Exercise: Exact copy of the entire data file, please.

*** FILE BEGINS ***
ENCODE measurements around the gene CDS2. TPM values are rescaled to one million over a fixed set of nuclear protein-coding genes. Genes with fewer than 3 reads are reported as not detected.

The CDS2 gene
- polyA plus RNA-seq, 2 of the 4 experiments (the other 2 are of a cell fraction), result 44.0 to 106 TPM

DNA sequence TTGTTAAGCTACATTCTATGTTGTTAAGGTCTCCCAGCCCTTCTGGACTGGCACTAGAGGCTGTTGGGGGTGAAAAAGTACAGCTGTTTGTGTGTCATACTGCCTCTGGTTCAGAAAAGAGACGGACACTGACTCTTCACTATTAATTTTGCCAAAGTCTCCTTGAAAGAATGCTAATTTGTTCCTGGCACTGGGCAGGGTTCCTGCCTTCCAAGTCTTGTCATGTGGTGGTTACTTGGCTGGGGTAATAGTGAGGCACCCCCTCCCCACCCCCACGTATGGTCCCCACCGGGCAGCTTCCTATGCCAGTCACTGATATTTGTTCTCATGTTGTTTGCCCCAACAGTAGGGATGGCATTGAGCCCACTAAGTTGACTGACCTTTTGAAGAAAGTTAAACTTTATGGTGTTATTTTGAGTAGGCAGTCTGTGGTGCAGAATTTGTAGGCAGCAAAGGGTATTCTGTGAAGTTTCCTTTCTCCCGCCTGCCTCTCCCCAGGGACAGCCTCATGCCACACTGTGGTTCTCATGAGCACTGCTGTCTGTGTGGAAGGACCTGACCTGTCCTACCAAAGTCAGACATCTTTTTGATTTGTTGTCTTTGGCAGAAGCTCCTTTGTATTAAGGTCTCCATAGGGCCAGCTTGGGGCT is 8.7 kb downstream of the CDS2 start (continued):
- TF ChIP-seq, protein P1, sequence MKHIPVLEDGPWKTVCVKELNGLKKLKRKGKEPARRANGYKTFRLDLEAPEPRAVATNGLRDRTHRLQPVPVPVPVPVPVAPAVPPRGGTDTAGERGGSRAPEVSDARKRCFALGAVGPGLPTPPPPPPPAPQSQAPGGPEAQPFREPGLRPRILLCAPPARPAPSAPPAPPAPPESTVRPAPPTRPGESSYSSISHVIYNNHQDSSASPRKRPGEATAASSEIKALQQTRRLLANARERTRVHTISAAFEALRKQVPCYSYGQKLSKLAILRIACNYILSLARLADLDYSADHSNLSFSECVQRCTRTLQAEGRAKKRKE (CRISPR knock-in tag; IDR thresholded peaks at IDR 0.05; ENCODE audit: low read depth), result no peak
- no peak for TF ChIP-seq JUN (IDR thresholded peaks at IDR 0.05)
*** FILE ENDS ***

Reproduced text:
ENCODE measurements around the gene CDS2. TPM values are rescaled to one million over a fixed set of nuclear protein-coding genes. Genes with fewer than 3 reads are reported as not detected.

The CDS2 gene
- polyA plus RNA-seq, 2 of the 4 experiments (the other 2 are of a cell fraction), result 44.0 to 106 TPM

DNA sequence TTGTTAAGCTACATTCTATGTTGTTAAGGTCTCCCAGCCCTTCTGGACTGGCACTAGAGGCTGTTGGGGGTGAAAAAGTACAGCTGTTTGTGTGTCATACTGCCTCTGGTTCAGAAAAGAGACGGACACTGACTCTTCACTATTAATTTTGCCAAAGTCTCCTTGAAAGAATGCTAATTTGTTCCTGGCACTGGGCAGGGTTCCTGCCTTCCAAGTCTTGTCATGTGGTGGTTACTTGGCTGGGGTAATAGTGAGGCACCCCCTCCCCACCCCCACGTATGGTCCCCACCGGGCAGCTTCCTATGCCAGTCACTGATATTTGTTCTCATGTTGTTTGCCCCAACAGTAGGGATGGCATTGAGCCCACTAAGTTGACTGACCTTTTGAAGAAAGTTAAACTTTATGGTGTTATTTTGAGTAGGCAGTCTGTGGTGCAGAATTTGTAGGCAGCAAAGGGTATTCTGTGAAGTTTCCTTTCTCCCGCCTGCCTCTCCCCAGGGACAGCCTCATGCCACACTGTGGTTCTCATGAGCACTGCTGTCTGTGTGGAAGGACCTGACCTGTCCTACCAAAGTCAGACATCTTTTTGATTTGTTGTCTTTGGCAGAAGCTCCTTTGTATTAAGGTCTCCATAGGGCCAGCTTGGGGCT is 8.7 kb downstream of the CDS2 start (continued):
- TF ChIP-seq, protein P1, sequence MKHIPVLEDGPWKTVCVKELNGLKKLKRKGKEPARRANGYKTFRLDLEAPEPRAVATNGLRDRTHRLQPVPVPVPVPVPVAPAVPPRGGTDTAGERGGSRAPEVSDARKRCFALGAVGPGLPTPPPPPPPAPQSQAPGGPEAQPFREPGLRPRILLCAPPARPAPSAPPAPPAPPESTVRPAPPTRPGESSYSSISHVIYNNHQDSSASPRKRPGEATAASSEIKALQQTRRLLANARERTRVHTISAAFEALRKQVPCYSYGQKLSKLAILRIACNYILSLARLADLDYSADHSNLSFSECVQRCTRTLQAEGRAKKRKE (CRISPR knock-in tag; IDR thresholded peaks at IDR 0.05; ENCODE audit: low read depth), result no peak
- no peak for TF ChIP-seq JUN (IDR thresholded peaks at IDR 0.05)